Did you turn the tank upside down? I refill them all the time. Here is my method:
1) I weigh the empty tank with my food scale and write it on the 1 lb. bottle with a sharpie. Writing it on the lb. bottle means I only have to weigh it empty once. They generally weigh about about 14 oz. (I am not currently using my food scale for a diet plan so it is free to be used for this purpose )
2) Put the 1 lb. bottle in the freezer for about 30-45 minutes. I have a chest freezer in the garage so I am able to avoid taking them into the house.
3) Attach the adapter to a 20 lb. tank and turn it upside down. After getting the 1 lb. tank out of the freezer I attached it to the upside down 20 lb. tank and open the 20 lb tank valve for about a minute. After turning off the 20 lb. tank (be very careful here becasue with the 20 lb. tank upside down, righty is not tighty! I filled my garage with propane making this mistake ). That mercaptin smell hung around for a few hours even with my garage doors wide open.
4) I detach the 1 lb. bottle and weigh it. I do this until I put in 16 oz. of propane into the 1 lb. bottle. It usually takes me 3 iterations to get 16 oz. The total weight of the 1 lb. bottle is ~30 oz. Sometimes I have to put the 1 lb. bottle back in the freezer to encourage more propane transfer.
I feel like I have over filled them when I did not use the scale method. I filled two tanks until the pressures equalized one winter and when I looked at them in that next summer the tanks were deformed . That was the last time I refilled those ones!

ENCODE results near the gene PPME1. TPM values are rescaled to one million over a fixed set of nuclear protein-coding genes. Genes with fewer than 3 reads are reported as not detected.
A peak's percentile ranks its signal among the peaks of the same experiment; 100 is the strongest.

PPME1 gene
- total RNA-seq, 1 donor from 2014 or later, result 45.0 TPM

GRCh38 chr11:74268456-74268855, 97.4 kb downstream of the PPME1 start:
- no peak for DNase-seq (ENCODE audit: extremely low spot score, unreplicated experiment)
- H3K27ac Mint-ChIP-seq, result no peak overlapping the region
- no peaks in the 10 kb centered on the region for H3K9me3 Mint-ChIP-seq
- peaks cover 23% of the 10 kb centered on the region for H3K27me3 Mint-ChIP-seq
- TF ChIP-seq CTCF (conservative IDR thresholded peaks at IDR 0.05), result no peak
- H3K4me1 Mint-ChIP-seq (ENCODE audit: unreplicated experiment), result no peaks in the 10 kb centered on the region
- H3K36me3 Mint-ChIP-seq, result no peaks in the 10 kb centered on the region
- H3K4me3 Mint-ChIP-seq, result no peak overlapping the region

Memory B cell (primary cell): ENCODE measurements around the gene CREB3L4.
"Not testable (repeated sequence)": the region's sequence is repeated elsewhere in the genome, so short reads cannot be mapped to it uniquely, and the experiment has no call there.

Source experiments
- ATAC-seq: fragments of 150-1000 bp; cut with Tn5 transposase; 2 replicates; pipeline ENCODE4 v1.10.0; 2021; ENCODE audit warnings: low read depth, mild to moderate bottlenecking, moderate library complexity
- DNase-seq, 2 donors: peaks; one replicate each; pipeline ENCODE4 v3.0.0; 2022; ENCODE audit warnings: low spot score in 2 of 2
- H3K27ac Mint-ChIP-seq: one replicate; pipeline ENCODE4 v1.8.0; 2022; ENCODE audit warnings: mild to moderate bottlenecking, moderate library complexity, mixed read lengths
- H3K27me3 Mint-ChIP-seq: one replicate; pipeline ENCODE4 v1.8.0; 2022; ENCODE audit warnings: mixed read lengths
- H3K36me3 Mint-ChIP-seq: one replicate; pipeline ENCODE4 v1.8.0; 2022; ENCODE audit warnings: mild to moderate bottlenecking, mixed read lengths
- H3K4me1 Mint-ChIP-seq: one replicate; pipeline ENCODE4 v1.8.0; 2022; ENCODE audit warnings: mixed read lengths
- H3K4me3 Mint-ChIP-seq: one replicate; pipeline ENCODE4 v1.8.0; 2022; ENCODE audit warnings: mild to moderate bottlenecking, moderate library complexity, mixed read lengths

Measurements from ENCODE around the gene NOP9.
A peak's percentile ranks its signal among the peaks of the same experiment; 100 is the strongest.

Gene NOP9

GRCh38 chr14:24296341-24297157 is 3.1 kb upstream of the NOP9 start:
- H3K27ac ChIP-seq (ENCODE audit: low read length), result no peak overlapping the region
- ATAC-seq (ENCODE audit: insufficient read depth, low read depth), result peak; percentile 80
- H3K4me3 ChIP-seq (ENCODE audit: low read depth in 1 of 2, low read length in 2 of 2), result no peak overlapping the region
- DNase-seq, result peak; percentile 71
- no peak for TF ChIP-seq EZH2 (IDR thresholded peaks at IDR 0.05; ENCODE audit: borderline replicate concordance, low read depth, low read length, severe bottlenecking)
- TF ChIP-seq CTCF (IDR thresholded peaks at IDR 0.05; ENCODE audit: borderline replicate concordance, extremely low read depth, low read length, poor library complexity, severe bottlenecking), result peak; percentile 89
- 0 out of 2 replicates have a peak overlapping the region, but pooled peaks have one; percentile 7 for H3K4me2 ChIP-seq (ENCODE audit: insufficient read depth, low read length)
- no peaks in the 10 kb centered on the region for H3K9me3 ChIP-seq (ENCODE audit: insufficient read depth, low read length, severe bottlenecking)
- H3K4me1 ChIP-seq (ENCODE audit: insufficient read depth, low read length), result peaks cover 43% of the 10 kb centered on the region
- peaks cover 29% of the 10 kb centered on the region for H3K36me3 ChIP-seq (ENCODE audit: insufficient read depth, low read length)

We should all be aware that these Coleman style tanks are really only approved by the Department of Transportation (DOT) as single use cylinders. They are not designed by the manufacturer to withstand the fatigue of the fill/empty/fill pressure cycles. Personally, I am not worried as they have to have a huge factor of safety to carry flammable pressurized fuel, but the manufacturer declares it a single use cylinder to 1) make more money in selling more single use cylinders and 2) they don't have to go through a more rigorous testing regime to qualify it for a refillable pressure vessel. If you are doing this for your own private use none will be the wiser, but if you are doing it commercially watch out!
Sooner than later I am going to go the Flame King route. Buying those 1 lb. propane bottles cost a lot more money ounce for ounce vs. getting 20 lb. cylinders refilled. (Don't get me started on Blue Rhino type exchanges vs. going to a local farm store or local mom and pop gas station and getting your 20 lb. tank refilled...)
Fish are food, not friends!